Skin cancer is among the most commonly diagnosed cancers in the United States. Some skin cancers, such as basal and squamous cell carcinomas, are more common but do not often lead to death. Melanoma, however, represents about 1% of skin cancer and causes the most skin cancer deaths, according to the USPSTF.

This updated recommendation comes after the USPSTF analyzed various studies on the benefits and harms of skin cancer screening as well as the association between stage at skin cancer detection and melanoma or all-cause mortality. The USPSTF defines screening as a visual skin exam by a primary care clinician.

In its research, the task force found inconsistent evidence of early melanoma detection or reduced morbidity in skin cancer screenings, which led members to conclude they can neither recommend nor not recommend screenings, according to the Dermatology Times.

To learn more about skin cancer screening and prevention, click Cancer Health’s Basics on Skin Cancer.  It reads in part:

How is skin cancer diagnosed?

Early detection and treatment of skin cancer—especially melanoma—leads to the best outcomes. Regular self-examination of the skin can find abnormalities that may be cancer. Be sure to include your scalp, ears and back. Report new or unusual spots or sores to your health care provider—a doctor or nurse can often distinguish between those that are benign, or harmless, and those that are malignant, or cancerous.


The process of diagnosis starts with a physical exam and medical history, including family history and how long symptoms have been present. Your doctor will examine suspicious areas of the skin and may feel for enlarged lymph nodes. You may be referred to a dermatologist, or skin specialist, for further examination. A sample of abnormal tissue (a biopsy) may be collected to examine in a laboratory; small abnormalities may be removed completely.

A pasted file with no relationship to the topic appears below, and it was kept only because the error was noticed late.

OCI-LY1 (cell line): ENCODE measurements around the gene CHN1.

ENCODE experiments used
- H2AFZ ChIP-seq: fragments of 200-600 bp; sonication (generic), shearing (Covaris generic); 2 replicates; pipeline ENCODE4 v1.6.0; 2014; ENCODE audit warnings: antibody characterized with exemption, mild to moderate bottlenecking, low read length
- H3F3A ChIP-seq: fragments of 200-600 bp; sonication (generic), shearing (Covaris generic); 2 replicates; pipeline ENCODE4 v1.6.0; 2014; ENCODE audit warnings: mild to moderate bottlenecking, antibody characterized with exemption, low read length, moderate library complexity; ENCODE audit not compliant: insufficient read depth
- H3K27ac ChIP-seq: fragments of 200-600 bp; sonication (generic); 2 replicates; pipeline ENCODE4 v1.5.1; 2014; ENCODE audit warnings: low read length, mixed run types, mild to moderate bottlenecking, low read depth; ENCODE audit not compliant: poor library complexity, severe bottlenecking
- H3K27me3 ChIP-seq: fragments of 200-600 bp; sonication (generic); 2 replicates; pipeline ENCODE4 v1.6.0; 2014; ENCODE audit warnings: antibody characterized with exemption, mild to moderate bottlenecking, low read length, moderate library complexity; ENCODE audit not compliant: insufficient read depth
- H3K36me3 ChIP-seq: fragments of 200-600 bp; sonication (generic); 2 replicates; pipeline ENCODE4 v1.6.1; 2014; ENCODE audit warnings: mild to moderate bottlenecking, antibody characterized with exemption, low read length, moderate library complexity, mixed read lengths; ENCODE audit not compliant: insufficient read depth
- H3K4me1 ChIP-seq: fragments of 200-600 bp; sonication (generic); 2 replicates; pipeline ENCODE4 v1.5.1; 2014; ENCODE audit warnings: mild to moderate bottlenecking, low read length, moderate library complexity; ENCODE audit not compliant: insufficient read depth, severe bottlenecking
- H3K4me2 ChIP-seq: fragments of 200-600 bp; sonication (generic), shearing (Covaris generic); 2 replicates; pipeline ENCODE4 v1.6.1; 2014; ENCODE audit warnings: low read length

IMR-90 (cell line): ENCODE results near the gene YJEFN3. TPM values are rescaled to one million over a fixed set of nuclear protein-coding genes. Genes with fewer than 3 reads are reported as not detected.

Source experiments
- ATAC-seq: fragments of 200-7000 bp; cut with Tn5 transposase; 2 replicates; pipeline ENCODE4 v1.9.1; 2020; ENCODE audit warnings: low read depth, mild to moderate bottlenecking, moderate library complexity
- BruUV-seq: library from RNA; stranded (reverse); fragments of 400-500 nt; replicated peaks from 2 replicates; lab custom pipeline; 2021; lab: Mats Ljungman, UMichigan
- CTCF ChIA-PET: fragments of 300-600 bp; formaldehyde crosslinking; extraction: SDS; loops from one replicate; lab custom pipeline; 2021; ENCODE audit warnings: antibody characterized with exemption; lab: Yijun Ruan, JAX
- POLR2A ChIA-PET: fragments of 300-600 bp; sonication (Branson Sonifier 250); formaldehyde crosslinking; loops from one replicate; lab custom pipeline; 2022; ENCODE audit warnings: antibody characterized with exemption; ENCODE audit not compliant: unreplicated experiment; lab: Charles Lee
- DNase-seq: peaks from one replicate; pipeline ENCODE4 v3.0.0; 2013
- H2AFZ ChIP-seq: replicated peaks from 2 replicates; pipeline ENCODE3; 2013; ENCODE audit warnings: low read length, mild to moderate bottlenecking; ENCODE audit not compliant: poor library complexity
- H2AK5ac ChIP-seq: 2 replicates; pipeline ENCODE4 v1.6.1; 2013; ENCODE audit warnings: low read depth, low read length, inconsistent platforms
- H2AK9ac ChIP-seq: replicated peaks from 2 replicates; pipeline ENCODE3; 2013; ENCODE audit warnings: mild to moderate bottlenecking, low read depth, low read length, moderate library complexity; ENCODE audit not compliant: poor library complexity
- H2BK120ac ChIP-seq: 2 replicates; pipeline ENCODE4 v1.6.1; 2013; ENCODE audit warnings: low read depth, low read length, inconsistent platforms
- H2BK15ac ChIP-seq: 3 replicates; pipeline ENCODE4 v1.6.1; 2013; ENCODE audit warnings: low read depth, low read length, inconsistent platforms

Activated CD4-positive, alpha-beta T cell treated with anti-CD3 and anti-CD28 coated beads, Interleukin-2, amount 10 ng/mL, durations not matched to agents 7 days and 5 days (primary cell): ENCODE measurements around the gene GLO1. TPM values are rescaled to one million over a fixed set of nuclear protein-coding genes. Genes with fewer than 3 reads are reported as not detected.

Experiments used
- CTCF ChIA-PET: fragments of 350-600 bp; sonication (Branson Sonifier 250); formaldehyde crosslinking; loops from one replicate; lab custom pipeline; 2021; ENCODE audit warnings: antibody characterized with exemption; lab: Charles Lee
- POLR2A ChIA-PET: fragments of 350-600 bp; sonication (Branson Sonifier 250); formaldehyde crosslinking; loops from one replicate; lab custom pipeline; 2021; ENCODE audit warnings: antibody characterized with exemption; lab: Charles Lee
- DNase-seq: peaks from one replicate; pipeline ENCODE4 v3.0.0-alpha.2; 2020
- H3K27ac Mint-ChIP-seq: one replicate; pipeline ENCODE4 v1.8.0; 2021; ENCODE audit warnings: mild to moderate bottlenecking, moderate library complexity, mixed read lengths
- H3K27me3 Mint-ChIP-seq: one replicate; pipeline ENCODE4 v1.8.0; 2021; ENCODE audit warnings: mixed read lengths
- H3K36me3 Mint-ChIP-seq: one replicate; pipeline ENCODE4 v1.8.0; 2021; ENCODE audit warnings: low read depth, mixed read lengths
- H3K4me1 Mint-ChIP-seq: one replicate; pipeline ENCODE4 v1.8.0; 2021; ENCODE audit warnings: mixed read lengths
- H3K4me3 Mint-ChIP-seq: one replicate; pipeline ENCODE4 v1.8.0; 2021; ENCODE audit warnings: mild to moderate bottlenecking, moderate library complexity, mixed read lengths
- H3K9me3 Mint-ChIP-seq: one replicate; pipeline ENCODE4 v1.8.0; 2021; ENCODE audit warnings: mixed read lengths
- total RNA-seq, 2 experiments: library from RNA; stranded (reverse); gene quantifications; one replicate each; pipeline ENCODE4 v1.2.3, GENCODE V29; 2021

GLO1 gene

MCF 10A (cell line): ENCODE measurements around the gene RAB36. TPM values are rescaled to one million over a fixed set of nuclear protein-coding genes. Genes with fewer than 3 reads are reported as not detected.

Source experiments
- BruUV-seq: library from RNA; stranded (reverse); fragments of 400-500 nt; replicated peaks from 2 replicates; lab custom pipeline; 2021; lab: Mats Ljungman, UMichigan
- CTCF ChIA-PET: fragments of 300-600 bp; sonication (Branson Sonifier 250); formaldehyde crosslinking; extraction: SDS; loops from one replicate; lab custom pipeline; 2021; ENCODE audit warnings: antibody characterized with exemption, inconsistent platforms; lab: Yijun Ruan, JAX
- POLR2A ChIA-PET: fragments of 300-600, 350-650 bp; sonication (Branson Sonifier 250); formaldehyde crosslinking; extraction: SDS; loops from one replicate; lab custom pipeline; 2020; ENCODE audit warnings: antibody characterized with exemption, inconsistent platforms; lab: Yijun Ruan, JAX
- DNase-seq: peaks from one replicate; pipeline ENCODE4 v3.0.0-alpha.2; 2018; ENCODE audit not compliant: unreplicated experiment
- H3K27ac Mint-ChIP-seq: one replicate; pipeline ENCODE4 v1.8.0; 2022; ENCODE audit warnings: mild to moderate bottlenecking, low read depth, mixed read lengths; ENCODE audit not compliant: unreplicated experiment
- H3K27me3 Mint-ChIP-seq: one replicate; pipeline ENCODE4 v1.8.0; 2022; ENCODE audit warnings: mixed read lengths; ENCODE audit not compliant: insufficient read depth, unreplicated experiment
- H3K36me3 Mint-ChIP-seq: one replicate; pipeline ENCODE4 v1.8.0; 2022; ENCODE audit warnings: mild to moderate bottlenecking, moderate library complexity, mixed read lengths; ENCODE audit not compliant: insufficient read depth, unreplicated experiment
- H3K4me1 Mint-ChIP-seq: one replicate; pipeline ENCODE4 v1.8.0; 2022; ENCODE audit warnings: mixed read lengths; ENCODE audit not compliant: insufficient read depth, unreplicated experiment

Who gets skin cancer?

Estimates suggest that more than 3 million people are diagnosed with skin cancer each year in the United States, according to the American Cancer Society. About 80% of these cases are basal cell cancer. Basal and squamous cell skin cancers can usually be successfully treated and account for only around 2,000 deaths annually.


Melanoma is less common but more likely to be fatal. Around 100,000 people are diagnosed with melanoma and around 7,500 people die from it annually. Merkel cell carcinoma and lymphomas of the skin are rare in the United States. Kaposi sarcoma is also rare and more likely to occur in people with a compromised immune system, such as those with advanced HIV.


What are the risk factors for skin cancer?

The primary risk factor for skin cancer is exposure to ultraviolet (UV) radiation from the sun or from tanning beds. People who spend a lot of time outdoors and individuals with pale skin who sunburn easily are at greatest risk. But people with dark skin can also develop skin cancer. Avoiding the sun, wearing a hat and clothes that cover the skin, and using sunscreen can reduce the risk of developing skin cancer.


Smoking is a risk factor for squamous cell skin cancer, especially on the lips. Individuals with a weakened immune system, such as people with HIV and organ transplant recipients, have a higher risk for skin cancer. Certain types of human papillomavirus (HPV) appear to trigger some skin cancers.